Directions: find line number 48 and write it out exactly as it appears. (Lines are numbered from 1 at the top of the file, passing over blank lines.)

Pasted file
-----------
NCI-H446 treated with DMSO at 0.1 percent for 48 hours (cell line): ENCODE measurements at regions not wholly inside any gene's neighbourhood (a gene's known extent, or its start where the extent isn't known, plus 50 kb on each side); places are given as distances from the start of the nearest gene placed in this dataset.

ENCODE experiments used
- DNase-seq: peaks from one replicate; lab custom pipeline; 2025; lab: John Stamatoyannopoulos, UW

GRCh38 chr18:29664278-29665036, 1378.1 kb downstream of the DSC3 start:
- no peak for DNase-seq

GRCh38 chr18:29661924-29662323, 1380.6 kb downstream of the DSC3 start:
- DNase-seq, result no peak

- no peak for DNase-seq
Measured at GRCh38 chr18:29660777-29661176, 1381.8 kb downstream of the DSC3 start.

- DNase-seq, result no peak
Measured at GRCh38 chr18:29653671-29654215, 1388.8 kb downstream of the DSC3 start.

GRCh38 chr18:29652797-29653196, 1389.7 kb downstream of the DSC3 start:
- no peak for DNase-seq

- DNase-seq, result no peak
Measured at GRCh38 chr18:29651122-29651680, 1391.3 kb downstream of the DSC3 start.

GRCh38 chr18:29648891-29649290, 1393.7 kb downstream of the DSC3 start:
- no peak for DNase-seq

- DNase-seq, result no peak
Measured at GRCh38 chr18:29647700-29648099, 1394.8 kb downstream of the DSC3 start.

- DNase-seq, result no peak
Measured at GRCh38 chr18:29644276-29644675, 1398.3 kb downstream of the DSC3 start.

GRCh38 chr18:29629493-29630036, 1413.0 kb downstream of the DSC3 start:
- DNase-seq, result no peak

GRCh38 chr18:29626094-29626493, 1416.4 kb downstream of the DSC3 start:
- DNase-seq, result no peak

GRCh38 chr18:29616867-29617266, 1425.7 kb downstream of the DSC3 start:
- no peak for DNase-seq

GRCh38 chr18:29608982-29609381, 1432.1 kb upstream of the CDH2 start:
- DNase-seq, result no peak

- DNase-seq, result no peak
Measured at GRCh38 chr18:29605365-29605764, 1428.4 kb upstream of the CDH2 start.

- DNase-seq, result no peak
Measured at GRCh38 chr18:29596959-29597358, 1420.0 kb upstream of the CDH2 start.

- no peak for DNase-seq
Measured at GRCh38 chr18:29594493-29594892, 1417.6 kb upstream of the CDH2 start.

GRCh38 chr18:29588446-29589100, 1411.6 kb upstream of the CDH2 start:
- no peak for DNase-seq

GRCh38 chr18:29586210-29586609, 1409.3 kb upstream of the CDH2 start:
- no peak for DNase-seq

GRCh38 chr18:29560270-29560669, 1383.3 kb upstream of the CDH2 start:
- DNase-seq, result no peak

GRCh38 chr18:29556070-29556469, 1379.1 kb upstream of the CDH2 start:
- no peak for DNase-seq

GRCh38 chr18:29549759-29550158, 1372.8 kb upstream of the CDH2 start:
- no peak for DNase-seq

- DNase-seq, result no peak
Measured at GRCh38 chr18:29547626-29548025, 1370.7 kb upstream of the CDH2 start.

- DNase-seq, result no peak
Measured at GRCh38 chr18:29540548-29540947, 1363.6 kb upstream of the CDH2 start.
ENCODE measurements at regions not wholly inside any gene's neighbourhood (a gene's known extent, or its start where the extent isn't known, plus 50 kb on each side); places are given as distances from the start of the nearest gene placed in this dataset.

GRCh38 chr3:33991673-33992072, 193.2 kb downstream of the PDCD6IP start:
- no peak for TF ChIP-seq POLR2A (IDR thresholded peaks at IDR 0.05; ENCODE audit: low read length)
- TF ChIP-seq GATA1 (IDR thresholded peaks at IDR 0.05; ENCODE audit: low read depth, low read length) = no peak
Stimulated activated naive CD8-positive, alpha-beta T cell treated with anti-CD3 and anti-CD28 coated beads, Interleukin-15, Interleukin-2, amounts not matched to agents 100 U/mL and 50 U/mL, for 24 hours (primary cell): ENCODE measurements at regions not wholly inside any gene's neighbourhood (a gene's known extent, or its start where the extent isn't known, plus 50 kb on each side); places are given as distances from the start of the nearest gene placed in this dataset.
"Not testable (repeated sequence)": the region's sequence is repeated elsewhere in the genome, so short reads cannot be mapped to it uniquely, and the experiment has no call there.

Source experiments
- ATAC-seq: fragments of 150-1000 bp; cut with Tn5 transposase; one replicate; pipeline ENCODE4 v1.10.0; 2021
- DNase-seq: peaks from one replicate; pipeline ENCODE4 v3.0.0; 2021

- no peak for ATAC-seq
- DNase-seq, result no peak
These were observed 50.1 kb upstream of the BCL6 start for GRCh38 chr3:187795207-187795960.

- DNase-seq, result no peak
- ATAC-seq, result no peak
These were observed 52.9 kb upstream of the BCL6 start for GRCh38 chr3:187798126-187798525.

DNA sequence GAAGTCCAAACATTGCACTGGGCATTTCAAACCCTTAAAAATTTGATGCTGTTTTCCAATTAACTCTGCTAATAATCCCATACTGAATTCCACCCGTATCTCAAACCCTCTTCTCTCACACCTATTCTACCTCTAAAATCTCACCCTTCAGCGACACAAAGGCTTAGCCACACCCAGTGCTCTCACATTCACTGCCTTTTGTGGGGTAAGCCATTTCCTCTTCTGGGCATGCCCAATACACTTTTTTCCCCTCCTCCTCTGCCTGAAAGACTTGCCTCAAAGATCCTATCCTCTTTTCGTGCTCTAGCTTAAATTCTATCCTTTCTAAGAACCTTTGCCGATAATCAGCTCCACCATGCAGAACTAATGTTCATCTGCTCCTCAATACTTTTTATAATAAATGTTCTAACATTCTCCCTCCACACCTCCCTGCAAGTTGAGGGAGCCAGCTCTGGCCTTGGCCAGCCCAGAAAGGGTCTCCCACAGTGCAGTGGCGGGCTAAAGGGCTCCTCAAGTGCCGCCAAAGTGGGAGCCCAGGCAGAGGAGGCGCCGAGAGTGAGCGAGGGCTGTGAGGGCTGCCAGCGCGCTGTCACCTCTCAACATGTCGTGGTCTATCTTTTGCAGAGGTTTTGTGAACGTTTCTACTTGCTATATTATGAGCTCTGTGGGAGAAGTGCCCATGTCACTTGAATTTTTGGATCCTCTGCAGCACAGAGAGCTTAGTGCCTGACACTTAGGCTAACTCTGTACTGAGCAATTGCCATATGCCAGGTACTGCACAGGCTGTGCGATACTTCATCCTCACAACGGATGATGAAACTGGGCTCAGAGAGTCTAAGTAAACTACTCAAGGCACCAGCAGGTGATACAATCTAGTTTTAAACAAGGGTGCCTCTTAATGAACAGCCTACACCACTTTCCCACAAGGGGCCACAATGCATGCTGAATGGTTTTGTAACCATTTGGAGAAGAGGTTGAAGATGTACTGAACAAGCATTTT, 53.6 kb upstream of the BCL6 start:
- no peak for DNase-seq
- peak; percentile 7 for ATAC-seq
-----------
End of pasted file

- DNase-seq, result no peak